As many of you know, my company privately operates public parks and recreation areas. With costs 50-70% lower than government management, one would think that private operation would be on the table as an option when government recreation budgets face shortfalls**. However, this is seldom true. The reason is that you will almost never, ever, ever hear discussion of efficiency improvements in any discussion of public park budgets. 100% of any such discussion will be "how do we find new revenue streams", even when those revenue streams are one or even two orders of magnitude smaller than potential efficiency gains. When costs have to be cut, they are cut solely by closures and service reductions.
Which is why I smiled when I read this article about Connecticut State Parks sent by a reader:
The $1.8 million in reductions to park operations will take effect after the July Fourth holiday weekend, and Robert Klee, commissioner of the Department of Energy and Environmental Protection, said he expects additional cost-cutting steps next spring. DEEP faces an overall $10 million reduction in funding from the state’s general fund.
“By carefully analyzing how and when the public uses our state park system, we will achieve the savings we need while keeping much of what we offer at our 109 parks open and available to the public,’ Klee said.
But park advocates argue these reductions point to the necessity of identifying additional revenue streams to help fund the parks.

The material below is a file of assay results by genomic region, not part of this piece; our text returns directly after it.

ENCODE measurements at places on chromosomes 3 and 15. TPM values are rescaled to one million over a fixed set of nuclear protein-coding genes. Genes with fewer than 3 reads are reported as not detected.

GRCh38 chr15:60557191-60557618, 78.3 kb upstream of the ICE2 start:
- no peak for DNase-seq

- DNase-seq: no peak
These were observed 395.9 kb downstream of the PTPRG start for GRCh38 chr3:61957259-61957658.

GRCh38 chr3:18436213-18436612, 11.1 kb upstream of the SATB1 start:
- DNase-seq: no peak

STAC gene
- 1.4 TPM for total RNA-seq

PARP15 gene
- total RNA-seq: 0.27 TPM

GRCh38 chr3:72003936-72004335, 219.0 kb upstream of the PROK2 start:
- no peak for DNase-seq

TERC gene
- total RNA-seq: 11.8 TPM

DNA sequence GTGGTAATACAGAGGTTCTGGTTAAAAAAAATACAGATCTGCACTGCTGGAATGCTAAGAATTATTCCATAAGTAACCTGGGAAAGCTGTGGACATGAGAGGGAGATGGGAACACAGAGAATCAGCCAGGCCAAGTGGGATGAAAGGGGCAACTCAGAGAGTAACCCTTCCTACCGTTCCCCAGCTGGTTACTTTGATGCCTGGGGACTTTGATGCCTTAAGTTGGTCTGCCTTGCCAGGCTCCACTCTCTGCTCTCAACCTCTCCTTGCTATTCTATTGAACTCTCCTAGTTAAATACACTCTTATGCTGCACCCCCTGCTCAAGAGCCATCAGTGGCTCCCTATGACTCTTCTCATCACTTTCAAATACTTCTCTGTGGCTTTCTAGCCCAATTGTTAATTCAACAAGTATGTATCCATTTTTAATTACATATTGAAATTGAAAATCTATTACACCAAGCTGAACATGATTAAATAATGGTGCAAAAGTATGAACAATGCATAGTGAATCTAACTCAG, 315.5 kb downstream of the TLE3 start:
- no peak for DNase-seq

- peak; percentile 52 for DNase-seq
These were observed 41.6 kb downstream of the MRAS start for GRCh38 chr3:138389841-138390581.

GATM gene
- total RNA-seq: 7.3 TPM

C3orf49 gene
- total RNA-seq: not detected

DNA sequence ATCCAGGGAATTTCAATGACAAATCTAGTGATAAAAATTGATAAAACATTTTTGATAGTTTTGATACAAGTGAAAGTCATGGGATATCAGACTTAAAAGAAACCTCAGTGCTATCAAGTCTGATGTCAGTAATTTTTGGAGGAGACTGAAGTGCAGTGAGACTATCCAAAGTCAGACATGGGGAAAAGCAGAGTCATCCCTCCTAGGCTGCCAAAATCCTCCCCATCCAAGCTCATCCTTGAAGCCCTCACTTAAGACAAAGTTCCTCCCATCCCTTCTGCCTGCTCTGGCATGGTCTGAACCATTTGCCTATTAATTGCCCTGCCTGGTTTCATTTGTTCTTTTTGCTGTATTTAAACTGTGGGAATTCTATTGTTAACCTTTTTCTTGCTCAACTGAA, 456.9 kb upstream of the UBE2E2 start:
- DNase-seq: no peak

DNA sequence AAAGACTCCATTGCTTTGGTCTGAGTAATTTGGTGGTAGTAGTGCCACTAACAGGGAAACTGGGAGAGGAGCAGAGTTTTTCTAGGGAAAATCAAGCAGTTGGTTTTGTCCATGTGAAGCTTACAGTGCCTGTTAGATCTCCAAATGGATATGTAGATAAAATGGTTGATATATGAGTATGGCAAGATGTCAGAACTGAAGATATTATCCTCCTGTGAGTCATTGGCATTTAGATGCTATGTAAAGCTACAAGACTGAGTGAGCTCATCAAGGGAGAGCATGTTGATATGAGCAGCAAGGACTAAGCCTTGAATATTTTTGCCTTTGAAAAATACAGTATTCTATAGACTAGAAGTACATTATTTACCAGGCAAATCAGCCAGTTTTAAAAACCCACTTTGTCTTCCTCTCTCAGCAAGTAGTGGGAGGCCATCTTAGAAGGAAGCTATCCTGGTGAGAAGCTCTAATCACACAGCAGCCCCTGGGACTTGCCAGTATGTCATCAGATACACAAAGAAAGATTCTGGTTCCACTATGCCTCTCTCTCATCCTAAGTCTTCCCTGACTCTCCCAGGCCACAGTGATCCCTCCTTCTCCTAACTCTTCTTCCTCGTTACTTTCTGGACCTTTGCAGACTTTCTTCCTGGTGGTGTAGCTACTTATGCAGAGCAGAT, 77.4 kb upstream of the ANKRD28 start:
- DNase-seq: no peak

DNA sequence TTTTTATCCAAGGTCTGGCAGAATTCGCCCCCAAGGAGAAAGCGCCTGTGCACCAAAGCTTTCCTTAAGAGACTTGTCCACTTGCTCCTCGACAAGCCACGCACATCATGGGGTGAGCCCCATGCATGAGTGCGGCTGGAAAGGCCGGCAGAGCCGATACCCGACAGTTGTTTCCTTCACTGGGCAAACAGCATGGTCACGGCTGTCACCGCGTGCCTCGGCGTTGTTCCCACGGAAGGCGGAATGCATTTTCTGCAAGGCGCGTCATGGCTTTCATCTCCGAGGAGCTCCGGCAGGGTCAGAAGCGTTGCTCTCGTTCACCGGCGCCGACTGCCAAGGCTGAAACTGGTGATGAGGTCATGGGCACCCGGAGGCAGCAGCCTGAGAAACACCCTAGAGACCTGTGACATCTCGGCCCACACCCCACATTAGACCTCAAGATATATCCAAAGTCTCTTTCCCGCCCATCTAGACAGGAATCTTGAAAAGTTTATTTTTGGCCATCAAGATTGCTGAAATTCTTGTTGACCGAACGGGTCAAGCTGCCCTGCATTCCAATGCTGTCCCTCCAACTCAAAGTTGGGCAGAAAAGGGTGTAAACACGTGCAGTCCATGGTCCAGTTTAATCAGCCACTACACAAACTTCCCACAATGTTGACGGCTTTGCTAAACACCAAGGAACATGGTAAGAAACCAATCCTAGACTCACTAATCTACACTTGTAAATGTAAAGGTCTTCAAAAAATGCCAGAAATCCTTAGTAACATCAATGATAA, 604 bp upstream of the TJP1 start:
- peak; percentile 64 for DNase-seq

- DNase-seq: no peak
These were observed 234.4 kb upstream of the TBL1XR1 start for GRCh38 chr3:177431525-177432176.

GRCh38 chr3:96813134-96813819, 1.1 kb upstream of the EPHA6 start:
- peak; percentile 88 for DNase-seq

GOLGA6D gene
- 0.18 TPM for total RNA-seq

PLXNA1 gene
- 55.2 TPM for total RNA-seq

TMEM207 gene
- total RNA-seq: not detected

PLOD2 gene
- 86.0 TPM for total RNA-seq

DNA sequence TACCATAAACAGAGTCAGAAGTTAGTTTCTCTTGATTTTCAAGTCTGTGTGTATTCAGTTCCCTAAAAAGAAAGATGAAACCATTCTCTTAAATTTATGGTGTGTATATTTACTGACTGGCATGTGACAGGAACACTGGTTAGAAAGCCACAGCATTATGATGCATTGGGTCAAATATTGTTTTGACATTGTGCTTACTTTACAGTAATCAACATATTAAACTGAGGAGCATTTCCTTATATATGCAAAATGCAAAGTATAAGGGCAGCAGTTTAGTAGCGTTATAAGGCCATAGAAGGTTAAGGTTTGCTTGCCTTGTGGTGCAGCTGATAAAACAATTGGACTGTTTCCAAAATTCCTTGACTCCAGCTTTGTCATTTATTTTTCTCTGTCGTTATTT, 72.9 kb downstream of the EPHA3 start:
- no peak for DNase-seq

“This just underscores the need for these sustainability funds,” said state Sen. Ted Kennedy Jr., the Democratic co-chairman of the legislature’s Environment Committee. Kennedy and other lawmakers have proposed concepts over the years such as expanded park concessions, a tax on disposable plastic bags, higher park rental fees and sponsorships.
The only cost reductions discussed in the article are reductions in service days and hours. If one were in private industry, one would approach this by identifying all the activities performed by the organization, such as bathroom cleaning and landscaping, and then look at benchmarks to see if others do it less expensively and then try to figure out how they do it less expensively and determine if those methods could be copied. None of this ever occurs in the public sphere. The several times I have suggested it in senior meetings, for example in California, the whole room goes quiet and looks at me like I am insane.
** In reality, every single government agency running parks has a shortfall, even when their budget is balanced. Why? Because virtually no agency, including the big ones like the National Park Service or California State Parks, fully cover all of their capital maintenance costs. All these agencies have growing deferred maintenance accounts, even when they claim that budgets are nominally balanced.